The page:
The trial court granted the defendant medical providers summary judgment on the basis of the plaintiff’s failure to comply with the Tennessee Health Care Liability Act’s pre-suit notice and good faith certificate requirements. On appeal, the plaintiff, an employee of the defendants, argues that her claim does not relate to the provision of health care services and that she was therefore not required to give pre-suit notice or file a good faith certificate. Because we conclude that the trial court did not err in determining that the claim is related to the provision of health care services, we affirm.

Here is a link to the slip opinion:

NOTE: This decision demonstrates how broad the definition of a "health care liability action" (HCLA) can be under Tenn. Code Ann. sec. 29-26-101(a)(1). When it doubt, treat these iffy cases like they are HCLAs—just to be safe.  

Tuesday, November 01, 2022

New Health Care Liability Action Opinion: Dismissal of Complaint Upheld on Appeal Because Proper Action Was Not Taken Before Statute of Limitations Expired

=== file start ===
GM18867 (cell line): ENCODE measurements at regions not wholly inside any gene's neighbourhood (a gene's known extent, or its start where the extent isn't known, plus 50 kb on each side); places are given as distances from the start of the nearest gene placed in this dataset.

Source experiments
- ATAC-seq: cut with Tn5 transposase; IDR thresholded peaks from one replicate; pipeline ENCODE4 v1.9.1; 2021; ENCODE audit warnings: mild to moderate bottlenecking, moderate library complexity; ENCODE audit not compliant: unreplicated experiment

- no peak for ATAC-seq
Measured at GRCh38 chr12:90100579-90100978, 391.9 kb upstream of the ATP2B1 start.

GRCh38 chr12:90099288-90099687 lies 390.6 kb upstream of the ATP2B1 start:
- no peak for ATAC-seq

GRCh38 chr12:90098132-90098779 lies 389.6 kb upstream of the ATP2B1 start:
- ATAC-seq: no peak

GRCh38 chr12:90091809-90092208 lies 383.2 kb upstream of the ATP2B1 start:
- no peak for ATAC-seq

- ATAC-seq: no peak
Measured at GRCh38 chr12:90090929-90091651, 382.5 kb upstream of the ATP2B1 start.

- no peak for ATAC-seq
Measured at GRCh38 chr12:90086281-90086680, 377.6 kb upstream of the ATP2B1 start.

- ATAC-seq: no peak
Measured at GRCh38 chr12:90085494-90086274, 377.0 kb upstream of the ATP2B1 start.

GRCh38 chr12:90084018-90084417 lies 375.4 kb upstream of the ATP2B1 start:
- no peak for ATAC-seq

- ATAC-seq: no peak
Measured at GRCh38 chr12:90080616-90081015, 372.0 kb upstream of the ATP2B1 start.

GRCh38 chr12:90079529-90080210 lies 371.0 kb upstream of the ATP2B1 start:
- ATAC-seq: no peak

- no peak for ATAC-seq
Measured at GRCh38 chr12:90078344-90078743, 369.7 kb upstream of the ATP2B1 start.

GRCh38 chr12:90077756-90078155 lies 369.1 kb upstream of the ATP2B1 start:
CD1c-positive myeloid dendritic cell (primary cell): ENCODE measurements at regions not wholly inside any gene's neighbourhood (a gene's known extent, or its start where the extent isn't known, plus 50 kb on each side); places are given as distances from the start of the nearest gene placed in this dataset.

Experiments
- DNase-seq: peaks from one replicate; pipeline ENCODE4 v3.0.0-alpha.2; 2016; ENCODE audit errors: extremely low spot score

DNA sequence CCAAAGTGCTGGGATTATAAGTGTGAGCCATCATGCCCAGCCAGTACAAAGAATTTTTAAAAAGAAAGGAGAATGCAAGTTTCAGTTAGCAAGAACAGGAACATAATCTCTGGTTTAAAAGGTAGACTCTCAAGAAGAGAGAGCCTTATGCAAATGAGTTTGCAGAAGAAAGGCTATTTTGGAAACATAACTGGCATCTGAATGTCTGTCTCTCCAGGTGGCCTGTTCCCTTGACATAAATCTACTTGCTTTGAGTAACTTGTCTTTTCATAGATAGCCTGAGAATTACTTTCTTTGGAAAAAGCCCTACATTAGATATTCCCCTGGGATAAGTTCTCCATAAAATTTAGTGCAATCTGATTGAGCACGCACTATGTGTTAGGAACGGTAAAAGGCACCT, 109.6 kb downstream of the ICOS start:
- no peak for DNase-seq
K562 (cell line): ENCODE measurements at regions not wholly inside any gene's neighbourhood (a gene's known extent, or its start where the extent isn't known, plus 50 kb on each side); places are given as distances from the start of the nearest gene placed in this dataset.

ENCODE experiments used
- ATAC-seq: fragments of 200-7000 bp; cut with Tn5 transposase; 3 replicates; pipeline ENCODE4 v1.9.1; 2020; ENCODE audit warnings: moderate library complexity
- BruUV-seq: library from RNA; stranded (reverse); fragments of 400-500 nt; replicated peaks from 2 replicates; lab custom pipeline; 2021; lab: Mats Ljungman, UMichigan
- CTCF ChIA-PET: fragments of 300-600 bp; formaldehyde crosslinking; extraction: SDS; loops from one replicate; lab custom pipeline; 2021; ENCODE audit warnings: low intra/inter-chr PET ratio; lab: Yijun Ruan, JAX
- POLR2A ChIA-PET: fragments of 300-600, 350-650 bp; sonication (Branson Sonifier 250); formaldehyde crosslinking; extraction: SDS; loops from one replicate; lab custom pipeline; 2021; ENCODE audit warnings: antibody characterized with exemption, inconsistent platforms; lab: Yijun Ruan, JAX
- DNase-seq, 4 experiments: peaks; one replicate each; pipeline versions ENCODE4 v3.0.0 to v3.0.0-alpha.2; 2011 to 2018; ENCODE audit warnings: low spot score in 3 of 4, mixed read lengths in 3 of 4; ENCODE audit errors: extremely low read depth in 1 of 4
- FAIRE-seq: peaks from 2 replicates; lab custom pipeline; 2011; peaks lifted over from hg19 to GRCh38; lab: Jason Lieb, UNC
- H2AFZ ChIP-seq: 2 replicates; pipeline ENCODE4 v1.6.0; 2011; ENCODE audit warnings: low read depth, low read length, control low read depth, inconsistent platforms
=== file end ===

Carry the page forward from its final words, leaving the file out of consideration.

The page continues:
The Tennessee Court of Appeals has released its opinion in Jackson v. Vanderbilt University Medical Center, No. M2022-00476-COA-R3-CV (Tenn. Ct. App. Oct. 31, 2022). The syllabus form the slip opinion reads: 
Patient, by next of kin, sued hospital alleging negligence during his treatment. Trial court granted hospital’s motion to dismiss based on patient’s failure to file the complaint prior to the expiration of the statute of limitations. Patient appealed the dismissal. Because the trial court correctly determined that the statute of limitations commenced running when the patient was discharged, we affirm.
Here is a link to the opinion: 

NOTE: This case reminds us of what needs to be done to ensure that a health care liability action is timely filed.